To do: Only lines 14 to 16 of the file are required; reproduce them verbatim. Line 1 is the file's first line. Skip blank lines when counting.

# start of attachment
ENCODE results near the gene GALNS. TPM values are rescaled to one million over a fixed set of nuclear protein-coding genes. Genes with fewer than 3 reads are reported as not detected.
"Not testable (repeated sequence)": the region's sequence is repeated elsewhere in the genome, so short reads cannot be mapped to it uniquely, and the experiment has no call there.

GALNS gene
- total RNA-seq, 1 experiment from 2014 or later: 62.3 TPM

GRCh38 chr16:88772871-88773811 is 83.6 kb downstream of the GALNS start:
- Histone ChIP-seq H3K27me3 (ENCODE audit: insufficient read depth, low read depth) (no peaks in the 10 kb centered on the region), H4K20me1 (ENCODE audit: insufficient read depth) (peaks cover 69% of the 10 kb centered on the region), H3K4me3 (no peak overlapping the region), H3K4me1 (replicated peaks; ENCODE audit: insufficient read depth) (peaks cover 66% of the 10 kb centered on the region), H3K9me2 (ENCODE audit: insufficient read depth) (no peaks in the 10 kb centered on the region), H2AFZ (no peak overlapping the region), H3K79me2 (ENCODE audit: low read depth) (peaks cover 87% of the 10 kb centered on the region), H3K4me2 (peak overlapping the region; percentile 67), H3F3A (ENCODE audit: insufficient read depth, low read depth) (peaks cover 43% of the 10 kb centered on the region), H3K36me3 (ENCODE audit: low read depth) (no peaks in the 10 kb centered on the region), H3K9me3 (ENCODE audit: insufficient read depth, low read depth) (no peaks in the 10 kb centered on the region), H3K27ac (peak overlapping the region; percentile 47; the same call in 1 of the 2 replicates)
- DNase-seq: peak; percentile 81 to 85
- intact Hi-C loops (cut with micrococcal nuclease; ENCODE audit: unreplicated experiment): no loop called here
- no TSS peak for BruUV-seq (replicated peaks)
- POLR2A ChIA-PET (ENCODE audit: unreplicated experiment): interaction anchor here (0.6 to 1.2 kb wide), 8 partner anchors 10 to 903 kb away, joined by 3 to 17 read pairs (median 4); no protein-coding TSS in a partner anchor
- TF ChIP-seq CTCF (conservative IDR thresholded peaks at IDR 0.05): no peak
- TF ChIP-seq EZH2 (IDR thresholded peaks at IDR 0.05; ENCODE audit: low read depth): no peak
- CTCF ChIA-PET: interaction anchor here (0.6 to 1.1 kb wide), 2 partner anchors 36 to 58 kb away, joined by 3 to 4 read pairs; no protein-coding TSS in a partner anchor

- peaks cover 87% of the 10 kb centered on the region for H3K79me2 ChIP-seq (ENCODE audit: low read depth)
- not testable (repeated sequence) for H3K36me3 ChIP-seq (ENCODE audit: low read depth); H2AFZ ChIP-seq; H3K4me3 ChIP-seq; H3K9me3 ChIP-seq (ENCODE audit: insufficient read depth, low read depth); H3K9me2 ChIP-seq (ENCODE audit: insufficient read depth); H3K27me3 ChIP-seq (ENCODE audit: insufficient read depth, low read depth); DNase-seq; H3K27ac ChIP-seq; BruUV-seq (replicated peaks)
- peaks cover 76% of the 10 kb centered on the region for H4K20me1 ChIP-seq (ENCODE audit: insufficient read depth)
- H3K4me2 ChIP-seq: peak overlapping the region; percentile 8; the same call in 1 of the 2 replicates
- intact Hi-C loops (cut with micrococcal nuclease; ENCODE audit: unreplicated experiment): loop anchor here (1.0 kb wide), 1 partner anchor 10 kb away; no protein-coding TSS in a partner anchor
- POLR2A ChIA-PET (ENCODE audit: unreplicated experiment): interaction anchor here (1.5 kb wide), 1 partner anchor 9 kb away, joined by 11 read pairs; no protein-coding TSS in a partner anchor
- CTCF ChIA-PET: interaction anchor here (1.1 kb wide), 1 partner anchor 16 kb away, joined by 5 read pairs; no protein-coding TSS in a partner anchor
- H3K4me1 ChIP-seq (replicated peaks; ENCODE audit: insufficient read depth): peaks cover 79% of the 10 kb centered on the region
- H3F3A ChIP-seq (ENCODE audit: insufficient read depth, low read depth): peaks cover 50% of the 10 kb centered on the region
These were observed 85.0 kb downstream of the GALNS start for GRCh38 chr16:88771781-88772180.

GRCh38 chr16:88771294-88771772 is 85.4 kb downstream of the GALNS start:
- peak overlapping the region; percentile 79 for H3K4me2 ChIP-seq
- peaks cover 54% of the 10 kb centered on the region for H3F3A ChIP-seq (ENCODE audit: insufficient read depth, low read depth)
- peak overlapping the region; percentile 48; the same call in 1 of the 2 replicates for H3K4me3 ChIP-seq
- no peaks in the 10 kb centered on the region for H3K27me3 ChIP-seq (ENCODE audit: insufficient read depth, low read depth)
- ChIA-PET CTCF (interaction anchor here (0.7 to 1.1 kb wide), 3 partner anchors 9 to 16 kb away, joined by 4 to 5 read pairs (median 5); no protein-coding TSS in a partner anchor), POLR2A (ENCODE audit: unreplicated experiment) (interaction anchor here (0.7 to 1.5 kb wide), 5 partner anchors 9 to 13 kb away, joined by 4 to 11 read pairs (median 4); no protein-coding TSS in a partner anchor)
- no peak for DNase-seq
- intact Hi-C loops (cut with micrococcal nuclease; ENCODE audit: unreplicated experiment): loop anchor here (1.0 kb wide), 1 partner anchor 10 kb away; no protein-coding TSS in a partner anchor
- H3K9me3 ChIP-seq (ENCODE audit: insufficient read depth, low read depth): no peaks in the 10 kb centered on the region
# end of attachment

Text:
- peaks cover 87% of the 10 kb centered on the region for H3K79me2 ChIP-seq (ENCODE audit: low read depth)
- not testable (repeated sequence) for H3K36me3 ChIP-seq (ENCODE audit: low read depth); H2AFZ ChIP-seq; H3K4me3 ChIP-seq; H3K9me3 ChIP-seq (ENCODE audit: insufficient read depth, low read depth); H3K9me2 ChIP-seq (ENCODE audit: insufficient read depth); H3K27me3 ChIP-seq (ENCODE audit: insufficient read depth, low read depth); DNase-seq; H3K27ac ChIP-seq; BruUV-seq (replicated peaks)
- peaks cover 76% of the 10 kb centered on the region for H4K20me1 ChIP-seq (ENCODE audit: insufficient read depth)